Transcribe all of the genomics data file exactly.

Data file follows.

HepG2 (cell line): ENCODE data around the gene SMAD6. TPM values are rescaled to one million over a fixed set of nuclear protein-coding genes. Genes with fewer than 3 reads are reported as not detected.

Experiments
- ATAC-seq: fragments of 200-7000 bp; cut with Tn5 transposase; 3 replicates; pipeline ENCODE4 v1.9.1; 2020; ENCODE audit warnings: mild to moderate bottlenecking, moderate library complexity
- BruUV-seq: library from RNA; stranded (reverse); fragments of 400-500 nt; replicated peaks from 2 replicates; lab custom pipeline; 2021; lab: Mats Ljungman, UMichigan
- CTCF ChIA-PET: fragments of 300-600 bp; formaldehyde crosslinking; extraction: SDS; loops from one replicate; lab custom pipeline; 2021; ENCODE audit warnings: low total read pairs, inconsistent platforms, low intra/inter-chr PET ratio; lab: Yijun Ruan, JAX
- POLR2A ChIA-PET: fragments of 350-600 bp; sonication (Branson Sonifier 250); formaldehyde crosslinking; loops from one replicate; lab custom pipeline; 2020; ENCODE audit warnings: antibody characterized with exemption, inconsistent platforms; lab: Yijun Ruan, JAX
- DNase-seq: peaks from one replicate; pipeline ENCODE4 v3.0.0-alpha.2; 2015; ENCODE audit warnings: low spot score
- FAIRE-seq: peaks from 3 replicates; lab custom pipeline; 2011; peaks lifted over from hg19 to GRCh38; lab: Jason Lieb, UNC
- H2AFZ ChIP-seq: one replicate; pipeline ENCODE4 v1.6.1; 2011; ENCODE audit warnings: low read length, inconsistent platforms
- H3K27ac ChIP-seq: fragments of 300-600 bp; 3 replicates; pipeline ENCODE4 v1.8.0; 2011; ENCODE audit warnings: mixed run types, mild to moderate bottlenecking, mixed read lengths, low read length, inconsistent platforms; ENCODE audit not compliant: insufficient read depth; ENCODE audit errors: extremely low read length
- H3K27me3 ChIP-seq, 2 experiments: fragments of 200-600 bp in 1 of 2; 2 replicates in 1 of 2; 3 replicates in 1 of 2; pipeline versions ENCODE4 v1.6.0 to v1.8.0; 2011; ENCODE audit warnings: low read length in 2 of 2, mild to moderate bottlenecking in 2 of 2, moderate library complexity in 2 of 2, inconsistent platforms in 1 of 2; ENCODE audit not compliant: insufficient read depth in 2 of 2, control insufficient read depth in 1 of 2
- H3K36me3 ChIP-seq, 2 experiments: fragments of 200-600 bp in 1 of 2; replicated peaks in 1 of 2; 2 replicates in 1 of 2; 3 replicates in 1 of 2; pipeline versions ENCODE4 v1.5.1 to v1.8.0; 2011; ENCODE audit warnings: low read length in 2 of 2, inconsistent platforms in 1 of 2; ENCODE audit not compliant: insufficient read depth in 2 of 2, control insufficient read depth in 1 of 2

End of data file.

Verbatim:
HepG2 (cell line): ENCODE data around the gene SMAD6. TPM values are rescaled to one million over a fixed set of nuclear protein-coding genes. Genes with fewer than 3 reads are reported as not detected.

Experiments
- ATAC-seq: fragments of 200-7000 bp; cut with Tn5 transposase; 3 replicates; pipeline ENCODE4 v1.9.1; 2020; ENCODE audit warnings: mild to moderate bottlenecking, moderate library complexity
- BruUV-seq: library from RNA; stranded (reverse); fragments of 400-500 nt; replicated peaks from 2 replicates; lab custom pipeline; 2021; lab: Mats Ljungman, UMichigan
- CTCF ChIA-PET: fragments of 300-600 bp; formaldehyde crosslinking; extraction: SDS; loops from one replicate; lab custom pipeline; 2021; ENCODE audit warnings: low total read pairs, inconsistent platforms, low intra/inter-chr PET ratio; lab: Yijun Ruan, JAX
- POLR2A ChIA-PET: fragments of 350-600 bp; sonication (Branson Sonifier 250); formaldehyde crosslinking; loops from one replicate; lab custom pipeline; 2020; ENCODE audit warnings: antibody characterized with exemption, inconsistent platforms; lab: Yijun Ruan, JAX
- DNase-seq: peaks from one replicate; pipeline ENCODE4 v3.0.0-alpha.2; 2015; ENCODE audit warnings: low spot score
- FAIRE-seq: peaks from 3 replicates; lab custom pipeline; 2011; peaks lifted over from hg19 to GRCh38; lab: Jason Lieb, UNC
- H2AFZ ChIP-seq: one replicate; pipeline ENCODE4 v1.6.1; 2011; ENCODE audit warnings: low read length, inconsistent platforms
- H3K27ac ChIP-seq: fragments of 300-600 bp; 3 replicates; pipeline ENCODE4 v1.8.0; 2011; ENCODE audit warnings: mixed run types, mild to moderate bottlenecking, mixed read lengths, low read length, inconsistent platforms; ENCODE audit not compliant: insufficient read depth; ENCODE audit errors: extremely low read length
- H3K27me3 ChIP-seq, 2 experiments: fragments of 200-600 bp in 1 of 2; 2 replicates in 1 of 2; 3 replicates in 1 of 2; pipeline versions ENCODE4 v1.6.0 to v1.8.0; 2011; ENCODE audit warnings: low read length in 2 of 2, mild to moderate bottlenecking in 2 of 2, moderate library complexity in 2 of 2, inconsistent platforms in 1 of 2; ENCODE audit not compliant: insufficient read depth in 2 of 2, control insufficient read depth in 1 of 2
- H3K36me3 ChIP-seq, 2 experiments: fragments of 200-600 bp in 1 of 2; replicated peaks in 1 of 2; 2 replicates in 1 of 2; 3 replicates in 1 of 2; pipeline versions ENCODE4 v1.5.1 to v1.8.0; 2011; ENCODE audit warnings: low read length in 2 of 2, inconsistent platforms in 1 of 2; ENCODE audit not compliant: insufficient read depth in 2 of 2, control insufficient read depth in 1 of 2